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  • Writer's pictureDaniel Goelzer

Audit Committees Should Pay Attention to the Statement of Cash Flows

Updated: Dec 18, 2023

SEC Chief Accountant Paul Munter has issued The Statement of Cash Flows: Improving the Quality of Cash Flow Information Provided to Investors, as a reminder of the importance of the statement of cash flows.  According to Mr. Munter, the “statement of cash flows is integral to a complete set of financial statements, and it should therefore be subject to the same level of due professional care, effective internal controls, and robust, high-quality audit as other financial statements.” However, “preparers and auditors may not always apply the same rigor and attention to the statement of cash flows as they do to other financial statements.”  This failure “may impede high quality financial reporting for the benefit of investors.”

 

Mr. Munter’s statement makes several points that audit committees should bear in mind as part of their financial reporting oversight:

 

  • Statements of cash flow are a leading source of restatements.  Cash flows statement errors are frequently corrected by “little r” restatements, indicating that the company believes that the misstatement was immaterial.  (For a description of little r restatements, see After a SPAC-Driven Surge, Restatements Returned to “Normal” in this Update.)  In some instances, the SEC staff disagrees with this conclusion.  “We remind issuers, auditors, and others of the importance of performing an objective analysis from the perspective of a reasonable investor when evaluating the materiality of both the financial statement and ICFR impacts of an error in the statement of cash flows.” (footnotes omitted)  See SEC Acting Chief Accountant Warns Against Bias in Restatement Materiality Decisions, March  2022 Update which discusses Mr. Munter’s comments on audit committee oversight of restatement decisions.

 

  • Disclosures related to the statement of cash flows are critical to investors.  “We remind issuers that the requirement to disclose significant accounting policies includes those policies that materially affect the determination of cash flow classification.”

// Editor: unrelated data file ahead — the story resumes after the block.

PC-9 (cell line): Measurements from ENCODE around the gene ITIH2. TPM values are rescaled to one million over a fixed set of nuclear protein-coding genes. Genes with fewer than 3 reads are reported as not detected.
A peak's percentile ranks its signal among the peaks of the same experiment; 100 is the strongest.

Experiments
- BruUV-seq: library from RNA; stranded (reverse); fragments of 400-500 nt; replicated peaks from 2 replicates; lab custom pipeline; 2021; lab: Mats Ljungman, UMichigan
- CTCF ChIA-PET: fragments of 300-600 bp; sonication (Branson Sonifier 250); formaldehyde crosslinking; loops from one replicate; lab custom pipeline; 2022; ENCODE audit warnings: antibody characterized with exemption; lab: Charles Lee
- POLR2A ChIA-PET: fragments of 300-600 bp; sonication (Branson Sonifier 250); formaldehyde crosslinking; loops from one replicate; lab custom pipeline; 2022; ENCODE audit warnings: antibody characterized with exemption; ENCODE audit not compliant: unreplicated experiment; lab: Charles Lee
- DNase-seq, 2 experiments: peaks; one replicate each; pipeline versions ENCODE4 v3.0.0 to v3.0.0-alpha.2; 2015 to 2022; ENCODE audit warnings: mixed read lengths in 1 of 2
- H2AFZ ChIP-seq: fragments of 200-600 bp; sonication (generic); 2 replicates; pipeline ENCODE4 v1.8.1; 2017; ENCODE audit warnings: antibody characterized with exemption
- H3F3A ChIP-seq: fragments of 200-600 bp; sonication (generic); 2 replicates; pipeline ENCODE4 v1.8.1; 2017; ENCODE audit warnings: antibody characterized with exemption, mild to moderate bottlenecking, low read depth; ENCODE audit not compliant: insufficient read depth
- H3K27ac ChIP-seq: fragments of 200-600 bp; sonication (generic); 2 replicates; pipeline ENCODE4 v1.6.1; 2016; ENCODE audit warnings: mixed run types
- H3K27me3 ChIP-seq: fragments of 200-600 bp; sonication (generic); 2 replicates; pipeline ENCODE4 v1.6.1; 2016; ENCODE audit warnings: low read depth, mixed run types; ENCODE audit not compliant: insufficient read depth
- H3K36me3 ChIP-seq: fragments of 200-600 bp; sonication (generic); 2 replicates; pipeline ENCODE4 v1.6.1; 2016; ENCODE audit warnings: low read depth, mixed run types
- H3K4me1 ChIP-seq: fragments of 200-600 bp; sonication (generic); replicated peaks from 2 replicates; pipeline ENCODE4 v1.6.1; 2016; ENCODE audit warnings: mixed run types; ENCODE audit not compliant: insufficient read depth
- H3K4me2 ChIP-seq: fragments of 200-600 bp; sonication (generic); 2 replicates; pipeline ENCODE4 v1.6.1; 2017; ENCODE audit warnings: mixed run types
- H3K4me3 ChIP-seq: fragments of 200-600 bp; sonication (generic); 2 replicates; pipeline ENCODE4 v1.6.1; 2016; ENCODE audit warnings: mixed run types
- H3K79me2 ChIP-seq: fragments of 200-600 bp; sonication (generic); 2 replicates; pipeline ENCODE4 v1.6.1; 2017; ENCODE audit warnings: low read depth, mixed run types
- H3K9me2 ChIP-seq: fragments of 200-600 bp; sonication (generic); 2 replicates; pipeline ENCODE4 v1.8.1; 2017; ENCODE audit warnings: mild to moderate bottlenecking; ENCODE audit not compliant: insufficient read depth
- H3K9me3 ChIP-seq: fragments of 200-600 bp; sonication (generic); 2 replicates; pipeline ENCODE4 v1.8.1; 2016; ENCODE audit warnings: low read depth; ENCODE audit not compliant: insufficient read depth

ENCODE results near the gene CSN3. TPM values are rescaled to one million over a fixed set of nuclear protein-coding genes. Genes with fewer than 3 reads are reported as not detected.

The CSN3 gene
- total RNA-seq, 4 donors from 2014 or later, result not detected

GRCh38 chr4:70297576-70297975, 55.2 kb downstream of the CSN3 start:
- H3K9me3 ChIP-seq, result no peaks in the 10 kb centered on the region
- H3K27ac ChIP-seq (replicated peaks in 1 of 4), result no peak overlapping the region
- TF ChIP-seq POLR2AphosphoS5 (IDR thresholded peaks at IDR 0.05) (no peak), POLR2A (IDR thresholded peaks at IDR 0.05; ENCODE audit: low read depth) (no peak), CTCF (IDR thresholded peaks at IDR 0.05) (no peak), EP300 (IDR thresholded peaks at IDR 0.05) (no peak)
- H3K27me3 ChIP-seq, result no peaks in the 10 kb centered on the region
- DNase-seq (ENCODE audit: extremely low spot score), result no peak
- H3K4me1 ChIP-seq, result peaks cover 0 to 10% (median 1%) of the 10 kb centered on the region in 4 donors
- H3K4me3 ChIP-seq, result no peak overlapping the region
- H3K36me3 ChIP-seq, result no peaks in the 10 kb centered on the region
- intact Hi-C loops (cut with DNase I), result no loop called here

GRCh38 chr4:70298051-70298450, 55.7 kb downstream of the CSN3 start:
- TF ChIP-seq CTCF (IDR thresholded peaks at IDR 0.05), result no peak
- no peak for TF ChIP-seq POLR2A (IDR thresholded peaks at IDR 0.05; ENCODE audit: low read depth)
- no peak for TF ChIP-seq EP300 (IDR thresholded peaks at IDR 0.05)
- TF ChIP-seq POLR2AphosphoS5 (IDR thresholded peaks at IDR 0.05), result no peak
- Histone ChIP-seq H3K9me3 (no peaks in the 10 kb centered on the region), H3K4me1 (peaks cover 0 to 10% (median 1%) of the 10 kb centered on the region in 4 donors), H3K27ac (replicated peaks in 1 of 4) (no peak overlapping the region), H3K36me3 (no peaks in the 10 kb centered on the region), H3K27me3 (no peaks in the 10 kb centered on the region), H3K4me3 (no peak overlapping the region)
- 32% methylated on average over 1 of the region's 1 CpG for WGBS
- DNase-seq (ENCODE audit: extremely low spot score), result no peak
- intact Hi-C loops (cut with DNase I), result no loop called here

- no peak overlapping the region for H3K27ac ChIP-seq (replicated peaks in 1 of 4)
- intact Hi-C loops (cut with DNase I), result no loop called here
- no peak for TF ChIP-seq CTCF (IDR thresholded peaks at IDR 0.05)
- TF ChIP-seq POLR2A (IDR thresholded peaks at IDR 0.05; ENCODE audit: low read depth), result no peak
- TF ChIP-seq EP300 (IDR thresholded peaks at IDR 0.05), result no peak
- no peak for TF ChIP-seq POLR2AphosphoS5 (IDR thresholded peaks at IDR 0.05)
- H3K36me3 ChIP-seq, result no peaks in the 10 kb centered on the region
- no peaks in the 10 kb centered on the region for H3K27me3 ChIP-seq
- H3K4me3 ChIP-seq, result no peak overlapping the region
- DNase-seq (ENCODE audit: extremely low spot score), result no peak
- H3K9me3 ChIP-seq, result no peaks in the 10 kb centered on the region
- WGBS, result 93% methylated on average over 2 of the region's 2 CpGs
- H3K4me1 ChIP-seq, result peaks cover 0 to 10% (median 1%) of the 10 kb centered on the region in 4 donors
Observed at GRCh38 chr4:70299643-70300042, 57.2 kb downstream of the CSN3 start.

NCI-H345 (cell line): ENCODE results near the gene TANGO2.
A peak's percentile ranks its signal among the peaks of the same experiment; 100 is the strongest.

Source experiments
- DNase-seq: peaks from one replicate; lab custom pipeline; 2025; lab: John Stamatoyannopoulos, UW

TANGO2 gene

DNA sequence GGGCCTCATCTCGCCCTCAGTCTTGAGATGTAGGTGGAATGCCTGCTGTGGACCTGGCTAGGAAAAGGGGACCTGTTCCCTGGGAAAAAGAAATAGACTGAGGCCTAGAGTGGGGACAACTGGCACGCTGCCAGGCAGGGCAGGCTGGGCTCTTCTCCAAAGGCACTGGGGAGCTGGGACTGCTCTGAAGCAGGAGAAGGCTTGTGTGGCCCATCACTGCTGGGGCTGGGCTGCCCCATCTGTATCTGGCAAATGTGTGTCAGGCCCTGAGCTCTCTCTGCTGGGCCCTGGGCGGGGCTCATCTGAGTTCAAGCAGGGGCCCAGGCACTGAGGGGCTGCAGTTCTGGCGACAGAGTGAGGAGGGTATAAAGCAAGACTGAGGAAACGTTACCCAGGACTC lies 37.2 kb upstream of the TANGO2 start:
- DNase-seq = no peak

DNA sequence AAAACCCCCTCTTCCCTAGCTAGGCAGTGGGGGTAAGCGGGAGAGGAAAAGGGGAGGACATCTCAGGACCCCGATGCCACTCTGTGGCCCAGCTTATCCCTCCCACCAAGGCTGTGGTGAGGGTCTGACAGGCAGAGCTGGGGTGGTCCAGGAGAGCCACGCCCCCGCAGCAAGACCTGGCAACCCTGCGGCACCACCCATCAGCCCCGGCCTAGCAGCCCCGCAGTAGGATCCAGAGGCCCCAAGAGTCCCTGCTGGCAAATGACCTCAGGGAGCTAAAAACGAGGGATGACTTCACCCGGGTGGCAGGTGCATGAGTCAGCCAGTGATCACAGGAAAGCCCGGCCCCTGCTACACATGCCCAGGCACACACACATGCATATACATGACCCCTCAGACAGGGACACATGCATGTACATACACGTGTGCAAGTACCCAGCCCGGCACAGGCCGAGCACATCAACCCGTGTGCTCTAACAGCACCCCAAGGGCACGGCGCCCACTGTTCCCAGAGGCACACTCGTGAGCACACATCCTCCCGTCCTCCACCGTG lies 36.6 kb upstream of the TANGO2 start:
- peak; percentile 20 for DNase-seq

• Establishing and maintaining effective internal control over financial reporting includes controls to facilitate the preparation and presentation of the statement of cash flows.

 

  • Companies should carefully consider how to best present cash and noncash information and what disclosures facilitate investor understanding of the statement of cash flows and the financial statements as a whole. In particular, companies should consider reporting operating cash flows under the “direct method.” The direct method of preparing a statement of cash flows involves presenting the specific cash amounts associated with each item that affects cash flow.  In contrast, the more common indirect method involves adjusting net income with changes in balance sheet accounts to arrive at the amount of cash generated by operating activities.

 

As to additional disclosure and the choice between the direct and indirect methods, Mr. Munter explicitly refers to the audit committee’s responsibilities: 

 

“We encourage audit committees, as part of their important oversight role, to discuss with management and the independent auditor the potential use of the direct method or additional disclosures of gross cash receipts and payments, with an emphasis on investor needs. We also note that independent auditors can use their communications with the audit committee around alternative accounting treatments to facilitate this dialogue.”

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